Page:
Convenience retail channel steps up to crisis

One of Ontario’s designated essential services is, in turn, saluting essential service workers in the trucking and supply chain sector. Onroute rest stops along Highways 400 and 401 will be serving free coffee to truck drivers on April 8.

“This small token of appreciation demonstrates our gratitude for the many ways they are helping our province and country during this challenging time,” says Melanie Teed-Murch, chief executive officer of the company, which operates 23 highway service centres on a 24-hour, 365-day basis. “We know it is a hard time to travel.”

Although cash transactions and eat-in dining areas are not available, all locations remain open, providing fuel pumps, truck parking, convenience stores, takeout food services and public washrooms. It’s part of the vast network of small and mid-sized businesses in the convenience retail channel that are contributing to the continued functioning of the Canadian economy and supporting daily life in general.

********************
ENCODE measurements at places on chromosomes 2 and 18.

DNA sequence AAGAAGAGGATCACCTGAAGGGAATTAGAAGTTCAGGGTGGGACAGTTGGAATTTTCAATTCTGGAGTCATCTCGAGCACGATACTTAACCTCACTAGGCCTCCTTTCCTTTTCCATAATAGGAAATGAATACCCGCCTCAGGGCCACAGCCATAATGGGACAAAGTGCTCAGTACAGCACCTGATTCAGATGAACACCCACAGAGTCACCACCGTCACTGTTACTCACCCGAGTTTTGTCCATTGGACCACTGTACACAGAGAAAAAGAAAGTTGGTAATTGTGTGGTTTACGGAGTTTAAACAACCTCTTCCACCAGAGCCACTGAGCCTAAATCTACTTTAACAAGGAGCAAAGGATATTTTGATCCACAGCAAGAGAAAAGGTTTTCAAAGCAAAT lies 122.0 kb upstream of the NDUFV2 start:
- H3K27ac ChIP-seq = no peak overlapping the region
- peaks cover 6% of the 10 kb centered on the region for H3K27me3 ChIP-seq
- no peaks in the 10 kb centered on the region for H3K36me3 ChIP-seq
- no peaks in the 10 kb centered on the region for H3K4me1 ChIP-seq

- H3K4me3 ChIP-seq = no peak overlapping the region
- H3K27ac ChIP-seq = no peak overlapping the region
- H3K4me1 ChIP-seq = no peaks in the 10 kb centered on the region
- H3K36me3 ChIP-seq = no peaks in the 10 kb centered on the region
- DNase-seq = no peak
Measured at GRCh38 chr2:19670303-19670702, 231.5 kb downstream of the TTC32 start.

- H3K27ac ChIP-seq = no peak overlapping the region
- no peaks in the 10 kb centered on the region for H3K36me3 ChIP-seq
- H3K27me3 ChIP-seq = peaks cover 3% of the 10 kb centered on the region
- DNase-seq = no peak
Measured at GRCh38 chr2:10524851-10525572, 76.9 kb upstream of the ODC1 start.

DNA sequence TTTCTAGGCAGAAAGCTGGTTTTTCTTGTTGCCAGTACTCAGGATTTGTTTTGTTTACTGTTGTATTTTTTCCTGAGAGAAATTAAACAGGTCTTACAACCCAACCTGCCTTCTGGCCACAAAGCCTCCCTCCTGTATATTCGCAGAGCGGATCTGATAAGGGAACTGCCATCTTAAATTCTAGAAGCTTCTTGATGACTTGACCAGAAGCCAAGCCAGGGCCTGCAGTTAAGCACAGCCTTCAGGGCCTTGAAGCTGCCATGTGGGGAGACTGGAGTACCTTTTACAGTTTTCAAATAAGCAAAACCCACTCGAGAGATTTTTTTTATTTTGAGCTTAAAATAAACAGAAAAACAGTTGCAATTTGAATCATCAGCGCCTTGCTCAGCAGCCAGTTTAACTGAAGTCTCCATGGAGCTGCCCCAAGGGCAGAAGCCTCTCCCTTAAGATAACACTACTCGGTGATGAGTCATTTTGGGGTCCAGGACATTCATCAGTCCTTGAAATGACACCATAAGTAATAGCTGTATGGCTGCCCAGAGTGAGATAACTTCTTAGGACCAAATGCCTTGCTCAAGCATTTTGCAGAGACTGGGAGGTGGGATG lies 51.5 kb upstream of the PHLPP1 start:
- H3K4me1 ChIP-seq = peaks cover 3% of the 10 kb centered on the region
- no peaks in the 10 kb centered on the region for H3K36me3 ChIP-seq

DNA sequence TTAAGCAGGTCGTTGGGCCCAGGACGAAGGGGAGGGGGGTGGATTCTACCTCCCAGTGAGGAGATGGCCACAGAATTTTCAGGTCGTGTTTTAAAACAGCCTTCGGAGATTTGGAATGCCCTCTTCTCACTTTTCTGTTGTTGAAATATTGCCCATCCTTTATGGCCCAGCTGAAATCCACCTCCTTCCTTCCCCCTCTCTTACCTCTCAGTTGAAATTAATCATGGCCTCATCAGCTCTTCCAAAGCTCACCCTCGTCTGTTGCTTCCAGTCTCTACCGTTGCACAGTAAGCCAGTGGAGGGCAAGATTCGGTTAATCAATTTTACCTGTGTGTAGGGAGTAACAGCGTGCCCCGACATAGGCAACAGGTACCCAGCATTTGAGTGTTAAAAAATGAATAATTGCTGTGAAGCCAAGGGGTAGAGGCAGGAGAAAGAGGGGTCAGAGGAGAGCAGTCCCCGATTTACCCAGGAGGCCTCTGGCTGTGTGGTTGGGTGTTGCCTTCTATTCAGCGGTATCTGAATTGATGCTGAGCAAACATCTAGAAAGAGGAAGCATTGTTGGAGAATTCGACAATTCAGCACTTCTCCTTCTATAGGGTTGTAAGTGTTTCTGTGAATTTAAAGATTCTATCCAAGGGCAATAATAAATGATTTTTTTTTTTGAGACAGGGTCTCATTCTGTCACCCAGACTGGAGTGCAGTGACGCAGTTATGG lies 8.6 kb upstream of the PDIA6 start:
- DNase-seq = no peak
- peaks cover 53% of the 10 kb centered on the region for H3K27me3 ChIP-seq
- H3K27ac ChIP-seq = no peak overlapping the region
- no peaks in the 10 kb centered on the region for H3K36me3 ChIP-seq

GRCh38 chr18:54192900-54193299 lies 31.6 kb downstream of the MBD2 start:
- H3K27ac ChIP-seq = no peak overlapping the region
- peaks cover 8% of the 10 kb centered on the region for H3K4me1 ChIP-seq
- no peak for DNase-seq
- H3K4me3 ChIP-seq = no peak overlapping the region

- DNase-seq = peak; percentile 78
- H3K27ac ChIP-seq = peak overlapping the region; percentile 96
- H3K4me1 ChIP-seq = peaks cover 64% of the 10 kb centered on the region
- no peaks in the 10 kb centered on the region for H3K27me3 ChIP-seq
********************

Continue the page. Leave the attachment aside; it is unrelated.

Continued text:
“They have become a vital and integral part of the landscape in these days of stay-at-home directives and social distancing,” reflects Brenda Johnstone, publisher of Convenience & Carwash Canada. “A retail channel that was perhaps never considered a full-fledged industry has now become an essential service during the COVID-19 outbreak, and owners and operators are standing strong across the country.”

“Over the past ten or more years, the convenience store industry has evolved from the milk-and-smokes store to the neighbourhood food market,” she adds. “Some are now offering late-hour shopping and many have set up in-store stations to dispense hand-wipes and sanitizer. Meanwhile, some gas stations have full-service, pay-at-the-pump facilities so that customers don’t have to touch anything or even go inside.”